Of course, that still means you'll need to travel to all sorts of dangerous locales (like barracks and airfields) for some of the game's best gear, but it does help prevent longtime DayZ players from gaining too quick an advantage on those getting their first taste of the game via DayZ Standalone.
Things aren't as simple as running from town to town though. Like any zombie-survival game, DayZ has a few reanimated members of the Recently Deceased Club who are more than ready to take a bite out of anyone that alerts the undead to their presence. For the time being, Bohemia Interactive is keeping each server's infected count relatively low; to gauge the game's performance as both the number of players and number of zombies continue to rise. Eventually, the DayZ Standalone team hopes the undead will (occasionally) prove to be just as deadly as your fellow player.
Despite the relative lack of zombie hordes, and the ease with which the game's few lingering walkers can be dispatched, DayZ Standalone remains one of the most nail-biting gaming experiences of the year, thanks almost entirely to the heart-pounding nature of encounters with your fellow survivors.
Unlike similar "survival" titles, which eschew most survival-based mechanics in favor of the same sort of boring/repetitive shooter gameplay that's somehow made Call of Duty into a billion-dollar franchise, DayZ forces players to actually use their brains when coming in contact with a fellow human. Sure, players will regularly bludgeon one another to death with whatever weapon(s) they have on-hand, but not without damaging some/all of the loot that the victor might have otherwise claimed from their downed opponent. Likewise, the game's ultra-realistic physics engine forces players to account for wind resistance, bullet drop, player movement and more if/when firing on their fellow survivors.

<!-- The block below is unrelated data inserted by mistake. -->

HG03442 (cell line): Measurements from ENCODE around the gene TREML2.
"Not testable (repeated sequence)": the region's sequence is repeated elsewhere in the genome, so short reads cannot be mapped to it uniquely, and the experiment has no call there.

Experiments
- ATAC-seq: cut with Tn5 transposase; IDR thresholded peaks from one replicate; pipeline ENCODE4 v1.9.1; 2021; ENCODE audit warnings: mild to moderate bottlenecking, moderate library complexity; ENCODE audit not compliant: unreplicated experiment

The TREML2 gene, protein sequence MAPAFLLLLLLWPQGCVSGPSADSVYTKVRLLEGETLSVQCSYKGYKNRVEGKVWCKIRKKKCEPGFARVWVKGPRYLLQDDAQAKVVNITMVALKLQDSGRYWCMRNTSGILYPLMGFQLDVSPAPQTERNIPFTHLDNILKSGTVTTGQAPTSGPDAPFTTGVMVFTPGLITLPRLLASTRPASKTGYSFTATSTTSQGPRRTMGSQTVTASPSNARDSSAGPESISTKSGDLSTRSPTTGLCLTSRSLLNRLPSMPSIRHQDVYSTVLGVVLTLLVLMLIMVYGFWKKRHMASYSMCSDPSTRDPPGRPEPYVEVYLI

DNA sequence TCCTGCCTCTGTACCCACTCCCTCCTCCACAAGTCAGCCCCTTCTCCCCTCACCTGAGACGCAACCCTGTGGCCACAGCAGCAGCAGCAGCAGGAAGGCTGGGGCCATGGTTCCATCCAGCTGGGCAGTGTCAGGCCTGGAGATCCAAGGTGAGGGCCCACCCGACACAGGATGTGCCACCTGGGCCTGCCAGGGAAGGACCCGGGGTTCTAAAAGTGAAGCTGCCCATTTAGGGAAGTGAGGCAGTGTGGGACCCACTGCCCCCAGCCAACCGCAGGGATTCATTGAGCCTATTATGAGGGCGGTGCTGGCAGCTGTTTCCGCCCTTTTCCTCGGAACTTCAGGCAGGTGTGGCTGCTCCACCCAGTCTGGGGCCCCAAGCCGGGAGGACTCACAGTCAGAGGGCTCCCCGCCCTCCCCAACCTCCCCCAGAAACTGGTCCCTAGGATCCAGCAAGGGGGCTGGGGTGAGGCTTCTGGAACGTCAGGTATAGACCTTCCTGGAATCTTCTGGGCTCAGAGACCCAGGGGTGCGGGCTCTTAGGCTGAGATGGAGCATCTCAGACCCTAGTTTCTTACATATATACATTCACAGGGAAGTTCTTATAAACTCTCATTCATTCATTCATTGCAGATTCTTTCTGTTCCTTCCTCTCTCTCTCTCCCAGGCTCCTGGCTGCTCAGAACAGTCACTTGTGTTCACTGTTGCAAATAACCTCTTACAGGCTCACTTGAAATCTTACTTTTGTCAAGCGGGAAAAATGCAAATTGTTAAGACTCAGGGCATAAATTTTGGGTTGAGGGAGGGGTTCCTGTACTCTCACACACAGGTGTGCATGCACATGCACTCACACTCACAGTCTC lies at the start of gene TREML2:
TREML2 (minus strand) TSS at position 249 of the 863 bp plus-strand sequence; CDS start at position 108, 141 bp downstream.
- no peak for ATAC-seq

However, I've yet to actually need to take any of these game mechanics into account. For starters, I've yet to find a fully-functional weapon, virtually eliminating my chances in any significant PvP scenario. But, more importantly, the community just seems a bit friendlier than the crowds gathered around similar titles. I've yet to be killed by another player, or even (succesfully) attacked for that matter, and have regularly received extremely useful advice from more-experienced players that I've encountered while traveling some of DayZ Standalone's "starter" towns. From what I understand, DayZ Standalone does already have a thriving PvP scene as well, but I suspect I'll be waiting until I find a bit better gear before running off to lose it all and begin my search anew.
Those considering a purchase of DayZ Standalone should know that the project will apparently remain in Steam Early Access for quite some time. In fact, Hall has suggested that DayZ Standalone might not even enter beta until late 2014, meaning it could be 2015 (or later) before the game's "official" launch. Still, the content already present in DayZ Standalone is tremendously engaging, easily worth its $30 price tag, and quite possibly my favorite Steam Early Access title of 2013.
Be sure to check back with iDigitalTimes.com and follow Scott on Twitter for more on DayZ Standalone and occasional dispatches from the zombie-infested island of Chernarus in the months following DayZ Standalone's long-awaited debut.
Have you spent any time on Chernarus since the DayZ Standalone hit Steam Early Access? Disappointed with what Bohemia Interactive has delivered thus far? Planning to buy DayZ Standalone, but want to wait until it's received a few more updates?
Let us know in the comments section!
*An earlier version of this article inaccurately stated that DayZ Standalone's Chernarus map was 260 square kilometers instead of 230 square kilometers. That fact, and the corresponding comparison to Infestation: Survivor Stories' 10 square kilometer map have been updated to reflect that fact.